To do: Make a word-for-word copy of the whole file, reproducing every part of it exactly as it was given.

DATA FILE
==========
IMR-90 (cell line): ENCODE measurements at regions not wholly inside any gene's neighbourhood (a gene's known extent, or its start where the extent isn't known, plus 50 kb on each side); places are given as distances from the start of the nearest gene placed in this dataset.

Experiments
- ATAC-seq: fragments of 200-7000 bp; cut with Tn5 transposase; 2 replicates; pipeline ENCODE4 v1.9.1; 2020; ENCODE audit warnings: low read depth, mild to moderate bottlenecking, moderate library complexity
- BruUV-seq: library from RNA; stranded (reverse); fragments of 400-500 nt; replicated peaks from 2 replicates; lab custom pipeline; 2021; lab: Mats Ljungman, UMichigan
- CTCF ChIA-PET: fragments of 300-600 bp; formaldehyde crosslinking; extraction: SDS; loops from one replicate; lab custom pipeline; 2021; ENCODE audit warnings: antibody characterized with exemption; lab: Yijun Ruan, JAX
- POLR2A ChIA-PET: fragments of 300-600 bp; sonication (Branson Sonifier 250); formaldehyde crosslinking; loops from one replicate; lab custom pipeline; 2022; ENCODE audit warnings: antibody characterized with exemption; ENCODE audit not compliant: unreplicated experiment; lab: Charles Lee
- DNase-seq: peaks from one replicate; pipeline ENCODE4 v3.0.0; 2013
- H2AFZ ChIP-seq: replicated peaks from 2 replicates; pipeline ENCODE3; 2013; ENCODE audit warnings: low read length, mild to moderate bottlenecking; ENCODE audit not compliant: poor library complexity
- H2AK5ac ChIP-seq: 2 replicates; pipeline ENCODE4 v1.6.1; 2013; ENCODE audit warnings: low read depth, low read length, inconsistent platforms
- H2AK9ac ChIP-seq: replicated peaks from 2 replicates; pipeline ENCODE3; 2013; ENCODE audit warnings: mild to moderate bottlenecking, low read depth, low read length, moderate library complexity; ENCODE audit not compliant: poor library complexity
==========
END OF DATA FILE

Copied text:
IMR-90 (cell line): ENCODE measurements at regions not wholly inside any gene's neighbourhood (a gene's known extent, or its start where the extent isn't known, plus 50 kb on each side); places are given as distances from the start of the nearest gene placed in this dataset.

Experiments
- ATAC-seq: fragments of 200-7000 bp; cut with Tn5 transposase; 2 replicates; pipeline ENCODE4 v1.9.1; 2020; ENCODE audit warnings: low read depth, mild to moderate bottlenecking, moderate library complexity
- BruUV-seq: library from RNA; stranded (reverse); fragments of 400-500 nt; replicated peaks from 2 replicates; lab custom pipeline; 2021; lab: Mats Ljungman, UMichigan
- CTCF ChIA-PET: fragments of 300-600 bp; formaldehyde crosslinking; extraction: SDS; loops from one replicate; lab custom pipeline; 2021; ENCODE audit warnings: antibody characterized with exemption; lab: Yijun Ruan, JAX
- POLR2A ChIA-PET: fragments of 300-600 bp; sonication (Branson Sonifier 250); formaldehyde crosslinking; loops from one replicate; lab custom pipeline; 2022; ENCODE audit warnings: antibody characterized with exemption; ENCODE audit not compliant: unreplicated experiment; lab: Charles Lee
- DNase-seq: peaks from one replicate; pipeline ENCODE4 v3.0.0; 2013
- H2AFZ ChIP-seq: replicated peaks from 2 replicates; pipeline ENCODE3; 2013; ENCODE audit warnings: low read length, mild to moderate bottlenecking; ENCODE audit not compliant: poor library complexity
- H2AK5ac ChIP-seq: 2 replicates; pipeline ENCODE4 v1.6.1; 2013; ENCODE audit warnings: low read depth, low read length, inconsistent platforms
- H2AK9ac ChIP-seq: replicated peaks from 2 replicates; pipeline ENCODE3; 2013; ENCODE audit warnings: mild to moderate bottlenecking, low read depth, low read length, moderate library complexity; ENCODE audit not compliant: poor library complexity